The authorisation lasts only for one month, but can be renewed "at any time" during the period it is live.  So, effectively, it is open ended.  There is no long-stop date, so if necessary it could go on for 100 years so long as it was renewed monthly.  There is no regulation that requires a periodic review of why an authorisation is constantly being re-authorised.  Essentially, they put a safeguard in it (one month) but left the back door wide open with no safe-guards.

The only potential is s. 50.  If a communications company refused to hand over the data then the home secretary (or presumably any body that she has devolved the powers to under s. 67) can issue an injunction and it would need to be resolved by a Judge.  But is there anything a company could do to defeat this?  I cannot see anything - if there is a notice then it must be complied with, there are no grounds for refusing.

5. More Massive AbuseOn 4 November 2015 the UK Government announced its new snooper's bill.  This is the bill that regularises the unfortunate snooping being done that was essentially illegal, but as no one knew about it it didn't matter.  Then the US Government thought it was a good idea to try and shut Edward Snowden up - then try and kill him.  So, we found out everything about what the US and UK Government have been doing.  And, before you read this, this is not an exhaustive list.  It's just the most obnoxious shite I can find - it is, though, 300 pages long and frankly I have a box of chocolates sitting here that will not gorge on themselves.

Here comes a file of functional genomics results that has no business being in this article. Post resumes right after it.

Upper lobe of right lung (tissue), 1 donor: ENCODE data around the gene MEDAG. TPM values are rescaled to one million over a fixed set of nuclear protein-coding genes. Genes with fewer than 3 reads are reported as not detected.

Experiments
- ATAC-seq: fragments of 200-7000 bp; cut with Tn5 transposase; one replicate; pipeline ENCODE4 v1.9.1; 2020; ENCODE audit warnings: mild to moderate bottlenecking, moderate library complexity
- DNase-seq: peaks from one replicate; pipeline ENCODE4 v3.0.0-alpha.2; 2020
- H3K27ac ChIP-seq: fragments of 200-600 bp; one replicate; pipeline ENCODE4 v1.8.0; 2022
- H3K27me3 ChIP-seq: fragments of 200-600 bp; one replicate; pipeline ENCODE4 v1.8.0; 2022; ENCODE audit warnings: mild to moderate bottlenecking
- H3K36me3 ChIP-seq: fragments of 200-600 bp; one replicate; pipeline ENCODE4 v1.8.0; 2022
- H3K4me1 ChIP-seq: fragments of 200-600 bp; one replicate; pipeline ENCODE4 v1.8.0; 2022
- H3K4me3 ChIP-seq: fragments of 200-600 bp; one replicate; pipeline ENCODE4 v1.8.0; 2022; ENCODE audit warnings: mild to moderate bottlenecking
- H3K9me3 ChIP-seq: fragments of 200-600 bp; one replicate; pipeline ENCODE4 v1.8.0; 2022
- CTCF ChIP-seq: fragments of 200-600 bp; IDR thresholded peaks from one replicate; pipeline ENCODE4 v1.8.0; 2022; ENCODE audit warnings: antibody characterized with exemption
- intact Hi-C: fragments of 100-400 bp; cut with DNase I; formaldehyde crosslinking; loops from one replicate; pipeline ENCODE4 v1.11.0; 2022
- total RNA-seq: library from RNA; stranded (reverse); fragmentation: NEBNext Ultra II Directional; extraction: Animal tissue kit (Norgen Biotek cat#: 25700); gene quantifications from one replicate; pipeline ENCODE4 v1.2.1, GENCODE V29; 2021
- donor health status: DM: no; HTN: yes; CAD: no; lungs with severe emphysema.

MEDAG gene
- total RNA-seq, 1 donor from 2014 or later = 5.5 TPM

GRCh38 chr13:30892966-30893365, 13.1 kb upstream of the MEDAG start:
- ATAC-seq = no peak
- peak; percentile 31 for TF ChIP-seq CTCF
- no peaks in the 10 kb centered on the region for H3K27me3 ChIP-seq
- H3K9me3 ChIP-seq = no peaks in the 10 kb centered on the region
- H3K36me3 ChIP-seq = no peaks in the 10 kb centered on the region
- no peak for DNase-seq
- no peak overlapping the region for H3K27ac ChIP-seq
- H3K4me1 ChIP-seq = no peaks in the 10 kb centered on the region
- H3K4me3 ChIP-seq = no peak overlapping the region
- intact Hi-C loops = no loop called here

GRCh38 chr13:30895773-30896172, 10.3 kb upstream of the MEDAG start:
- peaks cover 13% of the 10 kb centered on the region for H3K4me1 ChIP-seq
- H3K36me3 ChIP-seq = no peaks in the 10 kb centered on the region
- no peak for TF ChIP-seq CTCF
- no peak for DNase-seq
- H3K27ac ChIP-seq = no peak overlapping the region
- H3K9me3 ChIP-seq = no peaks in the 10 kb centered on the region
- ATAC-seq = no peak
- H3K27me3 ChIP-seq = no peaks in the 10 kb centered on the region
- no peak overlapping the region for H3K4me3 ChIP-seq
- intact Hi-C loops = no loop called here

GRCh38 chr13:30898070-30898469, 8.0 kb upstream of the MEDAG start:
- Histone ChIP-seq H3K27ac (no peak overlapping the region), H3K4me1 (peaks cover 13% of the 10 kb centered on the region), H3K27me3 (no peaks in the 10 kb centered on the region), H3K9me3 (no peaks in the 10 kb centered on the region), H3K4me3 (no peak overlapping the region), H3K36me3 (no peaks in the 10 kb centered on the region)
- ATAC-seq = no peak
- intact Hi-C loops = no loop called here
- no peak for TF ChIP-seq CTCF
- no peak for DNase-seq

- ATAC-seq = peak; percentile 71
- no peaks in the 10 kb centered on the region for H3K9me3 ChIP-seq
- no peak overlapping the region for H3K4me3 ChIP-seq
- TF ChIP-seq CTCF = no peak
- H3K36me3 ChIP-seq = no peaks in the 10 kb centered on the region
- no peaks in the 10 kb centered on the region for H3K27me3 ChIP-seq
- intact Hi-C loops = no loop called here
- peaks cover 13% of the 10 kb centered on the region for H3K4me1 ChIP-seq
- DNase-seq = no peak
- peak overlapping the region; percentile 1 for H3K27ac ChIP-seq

If you are not angry by the time you finish this, you should be.

6. 61 Commissioner approval for authorisations to identify or confirm journalistic sources

This section I think typifies why I really loath Teresa May.  This section allows authorisations to be made to allow the sources of journalists to be identified.  There has always been a maxim that journalism is outside of the purview of politicians because the sign of a democratic country is a free press.  S. 61 erodes that substantially.  I would expect this from Iran or Saudi Arabia - but we will live in the UK.  We should not be allowing journalistic freedoms to be quashed simply because the security services could not nail the Guardian when it was releasing the Snowden disclosures.  To my mind, this is the sickest part of this bill and I hope that every person who reads this gets angry.

I cannot do any more.  I am so angry.  I may do some more tomorrow.